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Frank Lloyd Wright Home and Studio (Chicago)

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Address: 951 Chicago Avenue / Oak Park / IL 60302

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      10.02.2013 14:13
      Very helpful



      Visit the home of Frank Lloyd Wright and learn about his life

      Frank Lloyd Wright House and Studio
      951 Chicago Avenue
      Oak Park, IL 60302

      We had planned to visit Oak Park while we were in Chicago but as we had given in the rental car and we were not sure how easy it would be to get from the train station to the house plus we found so many other things to see and do in Chicago so we decided not to bother.

      We then thought it would be a perfect place to visit on our way back from the hotel we were staying in at Elkhart Indiana as we had to be at the airport by 5 pm. This would be a perfect place to visit as it was pretty close to the airport as we wanted to be close before stopping to do things just in case there was a car problem or similar.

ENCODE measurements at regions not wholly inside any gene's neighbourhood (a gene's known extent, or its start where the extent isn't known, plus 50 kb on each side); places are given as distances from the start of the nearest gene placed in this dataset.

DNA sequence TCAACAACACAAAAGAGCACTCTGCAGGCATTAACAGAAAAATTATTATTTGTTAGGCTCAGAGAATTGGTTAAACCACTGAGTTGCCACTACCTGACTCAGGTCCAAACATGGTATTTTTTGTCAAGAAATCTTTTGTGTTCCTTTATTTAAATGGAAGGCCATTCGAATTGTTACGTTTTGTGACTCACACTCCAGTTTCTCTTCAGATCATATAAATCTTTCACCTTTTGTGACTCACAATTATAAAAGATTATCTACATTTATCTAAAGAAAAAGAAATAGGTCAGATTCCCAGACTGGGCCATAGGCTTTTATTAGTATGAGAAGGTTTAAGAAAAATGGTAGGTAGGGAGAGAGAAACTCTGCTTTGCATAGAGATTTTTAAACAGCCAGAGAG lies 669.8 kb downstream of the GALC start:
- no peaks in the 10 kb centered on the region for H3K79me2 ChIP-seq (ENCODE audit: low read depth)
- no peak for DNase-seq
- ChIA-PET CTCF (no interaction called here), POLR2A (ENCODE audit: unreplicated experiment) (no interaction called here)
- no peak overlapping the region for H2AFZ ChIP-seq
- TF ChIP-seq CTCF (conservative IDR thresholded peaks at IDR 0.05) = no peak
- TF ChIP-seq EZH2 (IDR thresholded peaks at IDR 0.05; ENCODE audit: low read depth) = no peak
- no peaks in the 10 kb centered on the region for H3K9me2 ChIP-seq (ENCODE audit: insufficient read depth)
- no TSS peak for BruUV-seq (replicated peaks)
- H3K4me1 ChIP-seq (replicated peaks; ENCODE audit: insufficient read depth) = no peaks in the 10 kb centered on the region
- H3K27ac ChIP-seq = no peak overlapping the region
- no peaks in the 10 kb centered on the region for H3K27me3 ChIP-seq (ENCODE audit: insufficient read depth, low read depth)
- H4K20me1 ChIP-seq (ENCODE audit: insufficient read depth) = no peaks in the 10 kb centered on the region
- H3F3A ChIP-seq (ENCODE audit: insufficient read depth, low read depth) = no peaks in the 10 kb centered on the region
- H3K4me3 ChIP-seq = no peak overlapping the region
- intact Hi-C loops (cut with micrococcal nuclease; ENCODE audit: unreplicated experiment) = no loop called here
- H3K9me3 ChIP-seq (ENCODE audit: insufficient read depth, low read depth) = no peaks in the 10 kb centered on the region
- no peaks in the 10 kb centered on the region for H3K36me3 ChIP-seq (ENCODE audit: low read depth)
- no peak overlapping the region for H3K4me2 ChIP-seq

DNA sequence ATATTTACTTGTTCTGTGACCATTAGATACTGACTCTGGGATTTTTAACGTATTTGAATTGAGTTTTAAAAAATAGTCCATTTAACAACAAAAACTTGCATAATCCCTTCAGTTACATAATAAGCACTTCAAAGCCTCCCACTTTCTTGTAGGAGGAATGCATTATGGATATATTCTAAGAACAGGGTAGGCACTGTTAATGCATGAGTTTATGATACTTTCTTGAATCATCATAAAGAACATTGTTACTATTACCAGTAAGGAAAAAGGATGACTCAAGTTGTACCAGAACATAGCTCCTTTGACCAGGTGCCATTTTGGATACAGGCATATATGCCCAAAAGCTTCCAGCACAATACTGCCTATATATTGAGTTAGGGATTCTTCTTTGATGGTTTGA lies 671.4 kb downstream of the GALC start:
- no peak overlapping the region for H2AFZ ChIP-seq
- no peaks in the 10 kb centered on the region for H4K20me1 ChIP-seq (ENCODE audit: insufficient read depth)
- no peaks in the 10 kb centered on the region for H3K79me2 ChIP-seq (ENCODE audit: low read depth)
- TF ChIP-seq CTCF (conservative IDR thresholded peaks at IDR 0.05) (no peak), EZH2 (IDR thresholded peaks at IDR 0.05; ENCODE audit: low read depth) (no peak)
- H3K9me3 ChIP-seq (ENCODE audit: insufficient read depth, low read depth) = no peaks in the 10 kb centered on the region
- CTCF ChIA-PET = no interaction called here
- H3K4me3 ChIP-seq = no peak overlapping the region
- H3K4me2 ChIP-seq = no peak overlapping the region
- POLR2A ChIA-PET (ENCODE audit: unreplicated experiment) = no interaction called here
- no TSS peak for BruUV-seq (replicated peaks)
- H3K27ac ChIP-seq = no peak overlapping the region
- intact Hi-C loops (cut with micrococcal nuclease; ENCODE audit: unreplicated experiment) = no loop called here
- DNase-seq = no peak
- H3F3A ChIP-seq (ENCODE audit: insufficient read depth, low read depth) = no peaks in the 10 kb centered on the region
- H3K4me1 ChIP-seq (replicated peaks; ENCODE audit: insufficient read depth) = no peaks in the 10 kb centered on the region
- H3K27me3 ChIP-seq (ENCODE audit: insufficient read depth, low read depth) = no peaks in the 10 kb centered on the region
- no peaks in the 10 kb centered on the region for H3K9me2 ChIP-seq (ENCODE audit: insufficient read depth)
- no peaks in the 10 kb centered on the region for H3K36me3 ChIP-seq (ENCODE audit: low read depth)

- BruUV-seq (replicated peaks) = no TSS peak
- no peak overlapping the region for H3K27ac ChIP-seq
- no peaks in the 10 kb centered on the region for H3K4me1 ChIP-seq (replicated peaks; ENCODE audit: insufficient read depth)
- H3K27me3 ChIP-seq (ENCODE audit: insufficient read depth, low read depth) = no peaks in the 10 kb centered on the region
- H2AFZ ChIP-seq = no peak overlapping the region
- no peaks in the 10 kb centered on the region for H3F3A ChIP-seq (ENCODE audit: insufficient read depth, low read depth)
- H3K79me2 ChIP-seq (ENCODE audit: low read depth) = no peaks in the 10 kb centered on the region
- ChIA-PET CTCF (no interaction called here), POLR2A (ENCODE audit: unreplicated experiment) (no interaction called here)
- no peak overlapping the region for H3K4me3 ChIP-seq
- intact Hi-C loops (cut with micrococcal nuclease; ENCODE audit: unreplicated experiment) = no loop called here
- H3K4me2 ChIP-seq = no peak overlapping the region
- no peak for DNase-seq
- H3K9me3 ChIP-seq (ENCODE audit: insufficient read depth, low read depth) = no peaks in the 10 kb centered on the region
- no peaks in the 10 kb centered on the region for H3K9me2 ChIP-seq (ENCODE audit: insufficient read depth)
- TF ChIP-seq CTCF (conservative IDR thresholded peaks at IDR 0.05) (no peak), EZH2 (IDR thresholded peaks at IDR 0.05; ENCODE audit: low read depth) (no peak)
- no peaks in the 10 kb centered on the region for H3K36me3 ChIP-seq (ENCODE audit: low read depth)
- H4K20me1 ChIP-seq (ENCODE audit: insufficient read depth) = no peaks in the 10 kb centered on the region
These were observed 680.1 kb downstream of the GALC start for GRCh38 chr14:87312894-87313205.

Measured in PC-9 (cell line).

I'll be honest and confess to knowing very little about Frank Lloyd Wright (FLW) apart from the fact he was an architect and Paul Simon sang about him. When we were planning this trip we found a few places that he had designed and added them into our itinerary.

      The house and studio are in a very nice suburb of Chicago and a very residential area. It is easy to find but parking is on the street so you need to go down one of the side streets and read the signs carefully to avoid getting a ticket.

      The museum shop and ticket office is Open daily, 10 am to 5 pm.
      The home and studio closes at 5pm on Sat and Sunday
      The house and studio is open daily: 11 am - 4 pm and tours take place at Weekends, approximately every 20 minutes. On weekdays they vary and from late November - mid-March they are hourly.
      From mid-March - mid-June they are hourly and 20 minutes past the hour
      From mid-June - August they are every 20 minutes
      Finally from September - late November they are hourly and 20 minutes past the hour
      Closed: Thanksgiving, Christmas Eve, Christmas, New Year's Eve and New Year's Day.

      They suggest buying the tickets on the website in advance but I have to say we didn't and we didn't have to wait long and we visited in May but that was not in the USA's school holidays so that may make a difference.


      On top of whatever tour price you choose you also have to pay an extra $5 per person taking photographs and this permit only allows for still photos for personal use.

      You can choose to just have the tour of the home and studio or you can add a walking tour of the area and the other FLW designed homes. We chose to do the home and studio tour and then bought a map with the FLW homes marked on it and walked around ourselves as we were a bit tight on time.